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Public and Private Enforcement of Corporate and Securities Laws: An Empirical Comparison of Hong Kong and Singapore

  • Wai Yee WanEmail author
  • Christopher Chen
  • Say H. Goo
Article
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Abstract

Current scholarship emphasises the correlation between enforcement of corporate and securities laws and strong capital markets. Yet, the issue of how private and public enforcement may achieve the objectives of compensation and optimal deterrence remains controversial. While enforcement strategies have been studied extensively in the US and the UK, comparatively less attention is placed on Asia, where concentrated shareholdings are the norm. This study fills the gap by focusing on Hong Kong and Singapore, two leading international financial centres in Asia. Post Asian financial crisis of 1997, Hong Kong and Singapore have changed their laws to strengthen the private enforcement framework. Public enforcement activities have also been significant. The question is whether these reforms and enforcement activities succeed in reaching the afore-mentioned objectives. Based on our study of ex post enforcement actions, which are actions that may lead to sanctions (such as prosecutions or administrative proceedings) or compensation orders, arising from breaches of directorial duties and corporate disclosure violations involving listed companies from 2000 to 2015, we find that (1) public enforcement dominates over private enforcement; and (2) there are important, but limited, substitutes for private enforcement: securities regulators use public enforcement to obtain compensation for investors, and shareholders file requisitions to remove errant directors. We argue that: (a) there is a significant gap in enforcement strategies for directorial wrongdoing in Singapore; (b) for public enforcement of corporate disclosure violations, the beneficiaries of the compensation should be the investors (rather than the company) and the defendants should only be the errant directors (and not the company). Our study is relevant to those jurisdictions considering the powers of regulators and improving their enforcement framework.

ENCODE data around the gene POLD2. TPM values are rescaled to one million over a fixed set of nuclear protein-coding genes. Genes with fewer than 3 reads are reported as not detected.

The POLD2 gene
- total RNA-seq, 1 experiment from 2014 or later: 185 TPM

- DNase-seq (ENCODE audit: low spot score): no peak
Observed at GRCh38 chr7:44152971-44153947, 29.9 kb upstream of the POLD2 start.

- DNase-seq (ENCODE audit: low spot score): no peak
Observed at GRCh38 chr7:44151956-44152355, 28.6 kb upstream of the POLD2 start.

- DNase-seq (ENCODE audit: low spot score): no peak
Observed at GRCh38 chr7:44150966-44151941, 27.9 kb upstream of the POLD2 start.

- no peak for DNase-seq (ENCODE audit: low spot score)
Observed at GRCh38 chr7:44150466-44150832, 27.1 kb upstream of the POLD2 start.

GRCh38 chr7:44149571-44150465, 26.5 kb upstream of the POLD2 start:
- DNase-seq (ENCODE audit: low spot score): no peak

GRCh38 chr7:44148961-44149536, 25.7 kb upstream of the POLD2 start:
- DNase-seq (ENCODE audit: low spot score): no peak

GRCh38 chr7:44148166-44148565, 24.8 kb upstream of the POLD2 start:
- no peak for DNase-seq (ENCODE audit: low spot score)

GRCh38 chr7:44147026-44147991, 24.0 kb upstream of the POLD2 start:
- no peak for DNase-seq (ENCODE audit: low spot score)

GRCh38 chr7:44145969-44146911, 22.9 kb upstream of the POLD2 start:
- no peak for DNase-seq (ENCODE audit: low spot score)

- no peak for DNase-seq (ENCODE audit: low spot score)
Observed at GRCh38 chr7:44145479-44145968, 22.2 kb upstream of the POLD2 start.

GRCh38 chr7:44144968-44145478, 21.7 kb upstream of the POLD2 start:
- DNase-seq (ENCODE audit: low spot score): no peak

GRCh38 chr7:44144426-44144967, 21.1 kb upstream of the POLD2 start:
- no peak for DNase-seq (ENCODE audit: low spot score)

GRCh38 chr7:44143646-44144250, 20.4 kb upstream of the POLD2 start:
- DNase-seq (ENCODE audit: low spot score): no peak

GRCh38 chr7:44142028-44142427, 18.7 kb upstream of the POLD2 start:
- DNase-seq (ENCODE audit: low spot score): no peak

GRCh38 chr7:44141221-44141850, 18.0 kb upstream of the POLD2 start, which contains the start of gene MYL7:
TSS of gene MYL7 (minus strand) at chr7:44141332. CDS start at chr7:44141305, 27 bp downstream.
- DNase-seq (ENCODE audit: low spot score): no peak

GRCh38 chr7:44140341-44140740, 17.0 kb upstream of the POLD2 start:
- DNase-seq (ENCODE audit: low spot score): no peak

Keywords

Corporate law Securities laws Enforcement Hong Kong Singapore Shareholder resolutions 

Notes

Acknowledgements

This research was supported by the Singapore Ministry of Education (MOE) Academic Research Fund Tier 2 Grant with the MOE’s official Grant number MOE2015-T2-1-142. This paper benefitted from discussions with Benito Arrunada, Alexa Lam and Holger Spamann. We thank Liu Chenxi for her research assistance.

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Copyright information

© T.M.C. Asser Press 2019

Authors and Affiliations

  1. 1.Singapore Management UniversitySingaporeSingapore
  2. 2.University of Hong KongPokfulamHong Kong

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